This promise needs to be critically evaluated in carefully designed clinical trials under an FDA-registered IND, using a well-characterized Asimina preparation. Preclinical safety and formulation studies are required to advance this to clinical testing. 


In conclusion, Asimina Triloba lab studies have shown that the plant extracts kill cancer cells that are resistant to chemotherapy. Several cancer patients have used it as a supplement and experienced remarkable improvement and great success. In order for Asimina Triloba to become “The Cancer Medicine,” it must be FDA reviewed and approved. 

This is the reason the National Cancer Research Society is asking for your financial help—to get the medical research done and obtain approval. With your generosity, Asimina Triloba can be FDA approved as a cancer medicine within 18 months.

Oscar Rubnerth, President
National Clinical Research Society


  • Coothankandaswamy V, Liu Y, Mao SC, Morgan JB, Mahdi F, Jekabsons MB, Nagle DG, Zhou YD. The alternative medicine pawpaw and its acetogenin constituents suppress tumor angiogenesis via the HIF-1/VEGF pathway. J Nat Prod. 2010 May 28;73(5):956-61. doi: 10.1021/np100228d. PMID: 20423107; PMCID: PMC2890309.
  • McLaughlin JL. Paw Paw and Cancer: Annonaceous Acetogenins from Discovery to Commercial Products. J. Nat. Prod. 2008, 71, 1311–1321 1311
  • Ahammadsahib, K. I.; Hollingworth, R. M.; McGovren, J. P.; Hui, Y.-H.; McLaughlin, J. L. Mode of action of bullatacin: a potent antitumor and pesticidal agent. Life Sci. 1993, 53, 343–348. [Upjohn study bullatacin]
  • Cuendet M, Oteham CP, Moon RC, Keller WJ, Peaden PA, Pezzuto JM. Dietary Administration of Asimina triloba. (Paw Paw) Extract Increases Tumor Latency in N.- Methyl-N.-nitrosourea–Treated Rats. Pharm. Biol 2008;46:3–7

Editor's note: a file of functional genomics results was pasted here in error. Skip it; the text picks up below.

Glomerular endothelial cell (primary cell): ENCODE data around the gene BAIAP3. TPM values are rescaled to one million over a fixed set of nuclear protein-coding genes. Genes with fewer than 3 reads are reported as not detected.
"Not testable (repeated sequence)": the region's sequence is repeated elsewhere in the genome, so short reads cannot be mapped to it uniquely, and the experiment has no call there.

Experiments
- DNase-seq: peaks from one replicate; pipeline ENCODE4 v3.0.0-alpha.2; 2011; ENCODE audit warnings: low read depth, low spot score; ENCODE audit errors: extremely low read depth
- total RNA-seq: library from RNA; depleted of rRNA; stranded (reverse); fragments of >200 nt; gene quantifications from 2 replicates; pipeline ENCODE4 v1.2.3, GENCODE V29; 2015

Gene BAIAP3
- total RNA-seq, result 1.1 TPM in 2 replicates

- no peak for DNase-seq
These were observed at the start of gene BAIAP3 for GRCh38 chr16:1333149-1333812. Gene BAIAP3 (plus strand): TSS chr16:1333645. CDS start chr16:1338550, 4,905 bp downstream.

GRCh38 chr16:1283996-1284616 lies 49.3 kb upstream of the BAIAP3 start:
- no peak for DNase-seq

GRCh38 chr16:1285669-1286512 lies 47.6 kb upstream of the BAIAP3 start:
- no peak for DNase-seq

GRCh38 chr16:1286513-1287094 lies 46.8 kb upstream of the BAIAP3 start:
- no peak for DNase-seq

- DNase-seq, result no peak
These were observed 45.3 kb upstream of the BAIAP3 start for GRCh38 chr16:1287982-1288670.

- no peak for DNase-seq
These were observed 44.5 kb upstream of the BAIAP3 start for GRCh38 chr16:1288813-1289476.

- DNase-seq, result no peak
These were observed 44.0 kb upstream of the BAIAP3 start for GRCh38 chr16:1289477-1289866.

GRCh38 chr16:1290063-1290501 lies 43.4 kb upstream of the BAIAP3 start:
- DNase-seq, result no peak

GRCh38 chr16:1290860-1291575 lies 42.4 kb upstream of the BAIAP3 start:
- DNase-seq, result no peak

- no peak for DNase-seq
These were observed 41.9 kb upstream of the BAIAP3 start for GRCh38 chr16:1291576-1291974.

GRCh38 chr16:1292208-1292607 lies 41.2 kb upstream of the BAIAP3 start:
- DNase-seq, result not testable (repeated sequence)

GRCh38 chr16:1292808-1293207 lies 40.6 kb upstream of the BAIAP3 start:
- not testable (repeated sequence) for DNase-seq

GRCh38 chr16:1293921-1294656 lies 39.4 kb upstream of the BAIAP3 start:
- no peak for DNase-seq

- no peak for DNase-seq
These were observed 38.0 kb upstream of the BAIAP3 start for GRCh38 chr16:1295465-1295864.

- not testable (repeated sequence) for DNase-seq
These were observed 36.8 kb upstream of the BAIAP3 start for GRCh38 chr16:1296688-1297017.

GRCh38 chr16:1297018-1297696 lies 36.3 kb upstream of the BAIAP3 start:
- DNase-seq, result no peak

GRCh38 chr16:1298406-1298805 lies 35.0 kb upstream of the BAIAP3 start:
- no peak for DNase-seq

• Torres MP, Rachagani S, Purohit V, Pandey P, Joshi S, Moore ED, Johansson SL, Singh PK, Ganti AK, Batra SK. Graviola: a novel promising natural-derived drug that inhibits tumorigenicity and metastasis of pancreatic cancer cells in vitro and in vivo through altering cell metabolism. Cancer Lett. 2012 Oct 1;323(1):29-40. doi: 10.1016/j.canlet.2012.03.031. Epub 2012 Apr 1. PMID: 22475682; PMCID: PMC3371140.
  • Dai Y, Hogan S, Schmelz EM, Ju YH, Canning C, Zhou K. Selective growth inhibition of human breast cancer cells by graviola fruit extract in vitro and in vivo involving downregulation of EGFR expression. Nutr Cancer. 2011; 63:795–801. [PubMed: 21767082]
  • Mangal, M., Khan, M. I., & Agarwal, S. M. (2016). Acetogenins as potential anticancer agents. Anti-Cancer Agents in Medicinal Chemistry (Formerly Current Medicinal Chemistry-Anti-Cancer Agents), 16, 138–159.
  • Moghadamtousi SZ, Fadaeinasab M, Nikzad S, Mohan G, Ali HM, Kadir HA. Annona muricata (Annonaceae): A Review of Its Traditional Uses, Isolated Acetogenins and Biological Activities. Int. J. Mol. Sci. 2015, 16, 15625-15658; doi:10.3390/ijms160715625 9) Qazi AK, Siddiqui JA, Jahan R, Chaudhary S, Walker LA, Sayed Z, Jones DT, Batra SK, Macha MA. Emerging therapeutic potential of graviola and its constituents in cancers. Carcinogenesis. 2018 Apr 5;39(4):522-533. doi: 10.1093/carcin/bgy024. PMID: 29462271; PMCID: PMC5888937.
  • Pomper, K. W., Lowe, J. D., Crabtree, S. B., & Keller, W. (2009). Identification of annonaceous acetogenins in the ripe fruit of the North American pawpaw (Asimina triloba). Journal of Agricultural and Food Chemistry, 57, 8339–8343.